135 Rue St. Dominique, 7th
The only thing that outshines Les Cocottes’s brilliant use of glass jars and Staub cast iron cocottes, is the menu itself. Chef Christian Constant has developed a robust offering of salads (a non-traditional Ceasar salad), soups (pumpkin, seafood bisque), and mains (ratatouille, langoustine ravioli) that satisfy without breaking the bank. And then of course there’s Constant’s famous chocolate tart. Those who fly by the seat of their pants will appreciate the no-reservations policy: Even though there’s always a wait. That’s ok, because it’s conveniently located near the Jardin du Luxembourg and Eiffel Tower.
Nail Factory (Closed)
208 Rue de Grenelle, 7th
While you won't find expertly-executed nail art or a deep menu of luxurious add-ons, you will find well-priced, quick, and totally decent mani/pedis. The three locations are essentially indistinguishable. There are also locations in the 16th and 17th.
79 Rue de Varenne, 7th
Auguste Rodin donated his complete collection—including the pieces for which he's most famous like The Thinker and The Gates of Hell—to France so long as they promised to transform the very stately Hôtel Biron, which was his workshop from 1908 on, into a museum. There are thousands of his sculptures on-site, in both the museum's halls and scattered throughout the surrounding gardens, along with highlights from his personal art collection (Monet, Van Gogh, Renoir, and Camille Claudel, who was his mistress). Schedule a visit for Wednesday night: You can walk the gardens under the light of the moon.
La Pagode (Closed)
57 Bis Rue de Babylone, 7th
Designed by architect Alexandre Marcel in 1896, La Pagode was a gift from François-Emile Morin, the then-director of Le Bon Marché to his wife (she left him for his business partner shortly thereafter). Originally commissioned as a ballroom, its opulent (and stunning) interior—and flanking bamboo gardens—were transformed into a cinema in the '30s. When it was slated for demolition in the '70s, director Louis Malle stepped in: Now, you can see art house films here in what has to be one of the more original cinemas in the world.
Musée du Quai Branly
37 Quai Branly, 7th
Opened in 2006 in a soaring space designed by Jean Nouvel, this is part museum and part research/education center. You'll see a compendious display of objects and art from African, Oceanic, Asian, and American cultures that truly appeals to all ages. We always make any trip here revolve around lunch in order to take a pitstop at Les Ombres on the 5th floor: It has great views of the Eiffel Tower.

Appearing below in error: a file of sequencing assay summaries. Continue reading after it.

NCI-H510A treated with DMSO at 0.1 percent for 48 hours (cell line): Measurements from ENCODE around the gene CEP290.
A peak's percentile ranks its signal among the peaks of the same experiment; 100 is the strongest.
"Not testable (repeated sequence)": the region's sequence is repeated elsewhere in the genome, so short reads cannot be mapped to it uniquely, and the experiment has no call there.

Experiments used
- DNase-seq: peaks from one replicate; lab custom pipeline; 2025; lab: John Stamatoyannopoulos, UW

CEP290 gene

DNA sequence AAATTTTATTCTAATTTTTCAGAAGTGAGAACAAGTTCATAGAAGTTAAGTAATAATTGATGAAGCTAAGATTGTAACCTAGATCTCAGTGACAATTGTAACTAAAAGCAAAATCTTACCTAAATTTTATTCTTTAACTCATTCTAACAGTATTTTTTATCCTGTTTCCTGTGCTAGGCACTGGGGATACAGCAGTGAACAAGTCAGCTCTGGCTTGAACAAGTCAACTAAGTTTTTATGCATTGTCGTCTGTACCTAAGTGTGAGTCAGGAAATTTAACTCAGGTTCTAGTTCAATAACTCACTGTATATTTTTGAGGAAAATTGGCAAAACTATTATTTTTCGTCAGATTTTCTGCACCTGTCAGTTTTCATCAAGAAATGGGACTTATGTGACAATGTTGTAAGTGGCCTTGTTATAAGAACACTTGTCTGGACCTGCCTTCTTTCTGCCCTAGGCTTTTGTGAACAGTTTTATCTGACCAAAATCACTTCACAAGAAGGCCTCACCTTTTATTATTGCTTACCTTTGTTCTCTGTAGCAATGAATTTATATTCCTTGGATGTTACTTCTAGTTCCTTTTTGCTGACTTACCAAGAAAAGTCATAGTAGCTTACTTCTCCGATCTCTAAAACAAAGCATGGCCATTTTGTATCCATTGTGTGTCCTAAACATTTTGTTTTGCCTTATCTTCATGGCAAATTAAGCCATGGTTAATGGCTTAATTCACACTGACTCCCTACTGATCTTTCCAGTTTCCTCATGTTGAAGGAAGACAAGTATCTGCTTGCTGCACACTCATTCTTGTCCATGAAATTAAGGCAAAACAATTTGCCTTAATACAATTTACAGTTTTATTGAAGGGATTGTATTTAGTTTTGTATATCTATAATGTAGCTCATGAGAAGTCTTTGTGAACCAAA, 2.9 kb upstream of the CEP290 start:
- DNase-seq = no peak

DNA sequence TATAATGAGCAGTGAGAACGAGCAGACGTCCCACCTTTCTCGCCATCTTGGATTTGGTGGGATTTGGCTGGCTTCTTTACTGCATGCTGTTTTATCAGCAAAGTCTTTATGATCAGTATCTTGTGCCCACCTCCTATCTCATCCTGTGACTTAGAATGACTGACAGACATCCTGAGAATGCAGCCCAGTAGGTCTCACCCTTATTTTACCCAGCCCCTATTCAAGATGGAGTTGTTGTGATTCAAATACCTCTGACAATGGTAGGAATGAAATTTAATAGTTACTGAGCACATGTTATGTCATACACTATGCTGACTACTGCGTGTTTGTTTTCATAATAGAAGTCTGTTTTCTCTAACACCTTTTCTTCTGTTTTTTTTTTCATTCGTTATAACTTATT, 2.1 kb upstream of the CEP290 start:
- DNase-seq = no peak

5 Quai Anatole, 7th
Sited in the former Gare d'Orsay, a soaring, glass-ceilinged Beaux-Arts railway station built in the late 19th-century, the permanent collection here spans from neoclassicism to art nouveau. The big draw, though, is the museum's deep collection of impressionist and post-impressionist art, which includes works by Monet, Manet, Renoir, Degas, Van Gogh, Seurat, and more.
Ave. de Saxe, 7th
With the Eiffel Tower as a stunning backdrop, this market focuses on produce and fresh seafood. There are also stands for escargots, meat, eggs, and a smattering of home goods. Photo credit: Natalia Lopes
51 Rue de Grenelle, 7th
Literally packed to the rafters with cheese, this is one of those tiny little spots you'll smell before you see. Owner Nicole Barthélemy and her team of cheese mongers will always let you sample before you buy—though the recommendations tend to be so spot-on, you arguably won't have to test many. For whatever reason, they don't tolerate photos in the shop—should you whip out your camera, you'll get scolded.
47 Rue de Babylone, 7th
This lablike Left Bank coffee house (there are three other locations throughout the city) is owned by two pals (one Australian, one French)—and it offers so much more than standard espresso. For starters, they do to-go cups, which is kind of an anomaly in this part of the world, as well as pour-overs and cappuccinos. Like so many Parisian cafés, this one has an indoor/outdoor seating situation making it a people-watching paradise. But you can actually get some work done, too—the interior is soothing, the Wi-Fi is free, and tables are roomy enough to spread out. You can also grab a quick breakfast or soup-and-salad lunch.
38-40 Rue de Grenelle, 7th
Sure, you’ll find Christian Louboutin’s full range of red-soled stilettos and studded loafers here, but you’ll also find unparalleled customer service. They maintain a strict 1:1 ratio of salespeople to clients, and while this might seem like it would result in helicopter-like hovering, it doesn’t. Instead, they swoop in only when you have a question or need a size. There are also two other locations, one in the 1st, and one in the 8th.
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